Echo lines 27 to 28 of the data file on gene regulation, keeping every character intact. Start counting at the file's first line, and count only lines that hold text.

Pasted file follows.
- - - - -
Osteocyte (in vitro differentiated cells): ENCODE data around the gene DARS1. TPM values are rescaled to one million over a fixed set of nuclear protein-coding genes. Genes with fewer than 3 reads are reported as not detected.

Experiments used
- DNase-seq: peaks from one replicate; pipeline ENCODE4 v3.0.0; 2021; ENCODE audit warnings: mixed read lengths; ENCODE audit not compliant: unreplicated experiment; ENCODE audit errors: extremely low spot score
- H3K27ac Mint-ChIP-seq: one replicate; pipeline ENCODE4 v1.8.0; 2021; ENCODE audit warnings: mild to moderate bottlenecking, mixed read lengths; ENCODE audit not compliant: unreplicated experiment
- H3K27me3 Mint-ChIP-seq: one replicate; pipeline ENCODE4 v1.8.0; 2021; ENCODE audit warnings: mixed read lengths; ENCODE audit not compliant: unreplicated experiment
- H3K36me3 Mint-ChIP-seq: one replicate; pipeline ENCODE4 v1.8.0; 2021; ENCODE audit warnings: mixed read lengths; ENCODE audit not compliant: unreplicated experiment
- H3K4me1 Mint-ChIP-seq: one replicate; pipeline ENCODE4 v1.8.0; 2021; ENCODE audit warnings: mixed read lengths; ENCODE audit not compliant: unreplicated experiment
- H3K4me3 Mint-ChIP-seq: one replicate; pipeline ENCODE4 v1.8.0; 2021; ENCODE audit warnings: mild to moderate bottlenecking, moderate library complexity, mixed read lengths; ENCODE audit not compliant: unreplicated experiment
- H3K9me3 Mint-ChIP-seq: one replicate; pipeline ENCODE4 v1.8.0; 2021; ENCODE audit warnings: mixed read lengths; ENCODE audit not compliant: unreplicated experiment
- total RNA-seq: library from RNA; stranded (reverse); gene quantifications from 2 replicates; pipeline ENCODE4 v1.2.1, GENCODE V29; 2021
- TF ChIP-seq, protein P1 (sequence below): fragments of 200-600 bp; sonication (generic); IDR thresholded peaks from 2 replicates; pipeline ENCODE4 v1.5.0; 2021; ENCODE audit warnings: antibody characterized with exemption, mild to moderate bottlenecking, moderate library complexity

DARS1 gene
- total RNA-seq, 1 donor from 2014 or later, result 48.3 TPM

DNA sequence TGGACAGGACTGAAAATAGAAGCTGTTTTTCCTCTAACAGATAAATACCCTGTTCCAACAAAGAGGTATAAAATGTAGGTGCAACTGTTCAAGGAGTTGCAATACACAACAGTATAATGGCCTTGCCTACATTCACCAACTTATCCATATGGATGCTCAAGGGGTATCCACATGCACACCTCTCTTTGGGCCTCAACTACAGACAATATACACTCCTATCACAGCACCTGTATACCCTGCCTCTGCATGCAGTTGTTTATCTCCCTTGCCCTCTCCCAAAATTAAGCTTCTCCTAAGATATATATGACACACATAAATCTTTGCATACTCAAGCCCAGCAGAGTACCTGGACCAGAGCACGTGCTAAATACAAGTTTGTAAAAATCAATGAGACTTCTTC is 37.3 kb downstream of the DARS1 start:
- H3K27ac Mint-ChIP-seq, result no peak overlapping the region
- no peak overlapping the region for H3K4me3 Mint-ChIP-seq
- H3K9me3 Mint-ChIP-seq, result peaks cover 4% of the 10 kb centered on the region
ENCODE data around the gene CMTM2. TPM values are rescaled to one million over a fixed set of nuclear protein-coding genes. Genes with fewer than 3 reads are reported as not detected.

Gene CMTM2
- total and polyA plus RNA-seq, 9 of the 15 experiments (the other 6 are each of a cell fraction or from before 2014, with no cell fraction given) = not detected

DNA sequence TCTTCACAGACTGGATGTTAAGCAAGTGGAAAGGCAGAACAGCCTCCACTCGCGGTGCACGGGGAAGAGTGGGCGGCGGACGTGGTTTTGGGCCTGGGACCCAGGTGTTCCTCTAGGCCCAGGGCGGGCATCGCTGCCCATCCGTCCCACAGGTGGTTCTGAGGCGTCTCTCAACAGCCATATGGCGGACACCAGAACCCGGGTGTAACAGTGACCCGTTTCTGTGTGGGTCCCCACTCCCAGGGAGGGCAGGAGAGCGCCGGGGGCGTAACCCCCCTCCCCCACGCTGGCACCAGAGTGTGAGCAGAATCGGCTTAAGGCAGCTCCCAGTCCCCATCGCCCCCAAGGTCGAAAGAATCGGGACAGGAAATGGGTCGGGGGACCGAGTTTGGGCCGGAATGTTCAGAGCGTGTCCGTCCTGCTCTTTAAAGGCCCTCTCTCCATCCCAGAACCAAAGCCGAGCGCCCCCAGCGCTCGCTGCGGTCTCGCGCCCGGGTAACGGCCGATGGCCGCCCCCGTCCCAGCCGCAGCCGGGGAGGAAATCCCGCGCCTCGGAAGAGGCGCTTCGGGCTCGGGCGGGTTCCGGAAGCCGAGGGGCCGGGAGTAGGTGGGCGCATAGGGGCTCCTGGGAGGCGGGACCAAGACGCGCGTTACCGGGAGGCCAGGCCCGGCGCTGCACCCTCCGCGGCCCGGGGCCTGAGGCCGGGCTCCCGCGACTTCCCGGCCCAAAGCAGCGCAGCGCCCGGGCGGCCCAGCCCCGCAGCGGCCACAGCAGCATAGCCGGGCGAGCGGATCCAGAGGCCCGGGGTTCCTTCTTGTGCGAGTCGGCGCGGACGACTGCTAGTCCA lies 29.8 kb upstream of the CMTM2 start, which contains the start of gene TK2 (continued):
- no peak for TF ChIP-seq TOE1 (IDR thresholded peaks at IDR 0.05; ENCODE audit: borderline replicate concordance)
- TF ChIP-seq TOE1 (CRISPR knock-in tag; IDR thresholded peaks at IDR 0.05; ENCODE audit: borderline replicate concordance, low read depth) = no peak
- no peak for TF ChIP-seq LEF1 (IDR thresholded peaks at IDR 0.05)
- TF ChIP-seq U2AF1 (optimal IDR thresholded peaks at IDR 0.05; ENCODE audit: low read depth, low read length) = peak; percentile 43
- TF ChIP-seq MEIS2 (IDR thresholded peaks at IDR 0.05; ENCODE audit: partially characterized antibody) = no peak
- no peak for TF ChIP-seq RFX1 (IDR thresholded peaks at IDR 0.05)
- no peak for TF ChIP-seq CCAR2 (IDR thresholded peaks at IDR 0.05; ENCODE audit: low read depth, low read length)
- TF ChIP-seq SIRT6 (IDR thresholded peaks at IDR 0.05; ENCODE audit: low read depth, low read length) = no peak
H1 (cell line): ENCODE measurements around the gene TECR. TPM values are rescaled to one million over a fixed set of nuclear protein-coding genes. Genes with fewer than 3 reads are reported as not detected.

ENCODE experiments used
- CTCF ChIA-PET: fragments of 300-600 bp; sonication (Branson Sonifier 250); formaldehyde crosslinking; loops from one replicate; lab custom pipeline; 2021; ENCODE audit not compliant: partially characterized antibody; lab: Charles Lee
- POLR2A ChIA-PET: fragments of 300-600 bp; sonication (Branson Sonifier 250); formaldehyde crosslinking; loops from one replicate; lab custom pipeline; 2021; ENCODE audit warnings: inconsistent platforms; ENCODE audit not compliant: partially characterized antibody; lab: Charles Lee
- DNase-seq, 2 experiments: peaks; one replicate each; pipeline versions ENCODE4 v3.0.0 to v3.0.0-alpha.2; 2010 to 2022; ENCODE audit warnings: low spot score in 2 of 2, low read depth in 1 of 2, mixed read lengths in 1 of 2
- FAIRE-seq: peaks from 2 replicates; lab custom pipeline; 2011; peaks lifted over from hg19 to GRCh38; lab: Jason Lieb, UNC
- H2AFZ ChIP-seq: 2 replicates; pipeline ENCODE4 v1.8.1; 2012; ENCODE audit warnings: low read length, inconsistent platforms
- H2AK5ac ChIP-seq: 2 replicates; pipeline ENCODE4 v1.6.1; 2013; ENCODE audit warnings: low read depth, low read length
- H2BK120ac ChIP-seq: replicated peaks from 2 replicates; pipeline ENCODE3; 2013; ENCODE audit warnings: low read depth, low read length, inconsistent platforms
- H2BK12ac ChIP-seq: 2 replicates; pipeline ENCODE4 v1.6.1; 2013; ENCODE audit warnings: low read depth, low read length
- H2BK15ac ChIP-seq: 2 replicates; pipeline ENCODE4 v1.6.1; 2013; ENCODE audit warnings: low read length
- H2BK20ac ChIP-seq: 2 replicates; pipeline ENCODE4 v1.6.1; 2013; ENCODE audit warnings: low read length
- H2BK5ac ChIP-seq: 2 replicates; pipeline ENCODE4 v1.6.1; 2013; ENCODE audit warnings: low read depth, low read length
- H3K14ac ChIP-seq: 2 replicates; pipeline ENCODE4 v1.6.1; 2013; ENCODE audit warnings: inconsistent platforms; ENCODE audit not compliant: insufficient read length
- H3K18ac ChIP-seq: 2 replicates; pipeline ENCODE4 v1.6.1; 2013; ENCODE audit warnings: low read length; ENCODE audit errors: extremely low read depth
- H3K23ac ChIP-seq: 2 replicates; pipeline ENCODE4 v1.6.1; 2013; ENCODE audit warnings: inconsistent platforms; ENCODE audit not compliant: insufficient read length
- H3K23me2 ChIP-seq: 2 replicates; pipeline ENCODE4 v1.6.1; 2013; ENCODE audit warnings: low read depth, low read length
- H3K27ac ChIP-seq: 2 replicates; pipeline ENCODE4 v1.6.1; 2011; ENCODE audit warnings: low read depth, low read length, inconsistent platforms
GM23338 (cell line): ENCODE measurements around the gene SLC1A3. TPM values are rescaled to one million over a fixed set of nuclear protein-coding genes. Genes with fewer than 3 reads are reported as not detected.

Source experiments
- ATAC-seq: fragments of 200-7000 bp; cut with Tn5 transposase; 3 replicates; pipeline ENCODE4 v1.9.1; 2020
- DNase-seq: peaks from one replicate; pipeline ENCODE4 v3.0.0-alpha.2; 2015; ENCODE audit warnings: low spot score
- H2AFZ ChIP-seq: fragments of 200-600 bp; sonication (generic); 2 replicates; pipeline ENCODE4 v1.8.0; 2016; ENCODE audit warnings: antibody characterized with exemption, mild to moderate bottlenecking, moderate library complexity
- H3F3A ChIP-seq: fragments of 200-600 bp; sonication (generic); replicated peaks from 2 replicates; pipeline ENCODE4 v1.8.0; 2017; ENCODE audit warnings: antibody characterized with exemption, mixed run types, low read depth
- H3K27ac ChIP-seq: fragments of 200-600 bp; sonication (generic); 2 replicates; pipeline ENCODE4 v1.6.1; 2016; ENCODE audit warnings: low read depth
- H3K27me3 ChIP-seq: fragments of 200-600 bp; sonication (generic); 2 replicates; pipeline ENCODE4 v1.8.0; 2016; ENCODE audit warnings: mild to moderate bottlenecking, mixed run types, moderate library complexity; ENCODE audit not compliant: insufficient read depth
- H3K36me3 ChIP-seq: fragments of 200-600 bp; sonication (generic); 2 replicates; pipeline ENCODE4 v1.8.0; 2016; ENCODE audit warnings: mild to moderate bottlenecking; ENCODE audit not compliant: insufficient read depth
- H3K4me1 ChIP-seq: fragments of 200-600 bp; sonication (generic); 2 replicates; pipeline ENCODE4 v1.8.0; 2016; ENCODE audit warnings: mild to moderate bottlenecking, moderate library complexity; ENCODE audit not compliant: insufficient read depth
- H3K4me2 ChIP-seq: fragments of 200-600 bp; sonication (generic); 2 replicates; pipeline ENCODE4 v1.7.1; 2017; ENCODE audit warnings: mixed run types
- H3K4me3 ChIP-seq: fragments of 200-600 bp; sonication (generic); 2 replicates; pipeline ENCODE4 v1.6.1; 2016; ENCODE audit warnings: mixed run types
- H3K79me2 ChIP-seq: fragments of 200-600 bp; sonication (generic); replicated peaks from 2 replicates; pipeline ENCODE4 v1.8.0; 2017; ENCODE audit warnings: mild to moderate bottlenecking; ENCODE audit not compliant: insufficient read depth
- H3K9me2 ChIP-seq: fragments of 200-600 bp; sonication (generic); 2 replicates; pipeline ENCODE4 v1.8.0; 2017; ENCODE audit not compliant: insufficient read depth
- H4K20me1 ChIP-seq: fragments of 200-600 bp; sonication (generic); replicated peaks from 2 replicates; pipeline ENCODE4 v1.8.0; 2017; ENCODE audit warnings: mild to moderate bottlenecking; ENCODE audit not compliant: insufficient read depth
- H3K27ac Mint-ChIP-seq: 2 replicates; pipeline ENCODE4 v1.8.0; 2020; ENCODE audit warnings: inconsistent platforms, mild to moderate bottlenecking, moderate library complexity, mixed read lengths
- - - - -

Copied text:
- no peak for TF ChIP-seq RFX1 (IDR thresholded peaks at IDR 0.05)
- no peak for TF ChIP-seq CCAR2 (IDR thresholded peaks at IDR 0.05; ENCODE audit: low read depth, low read length)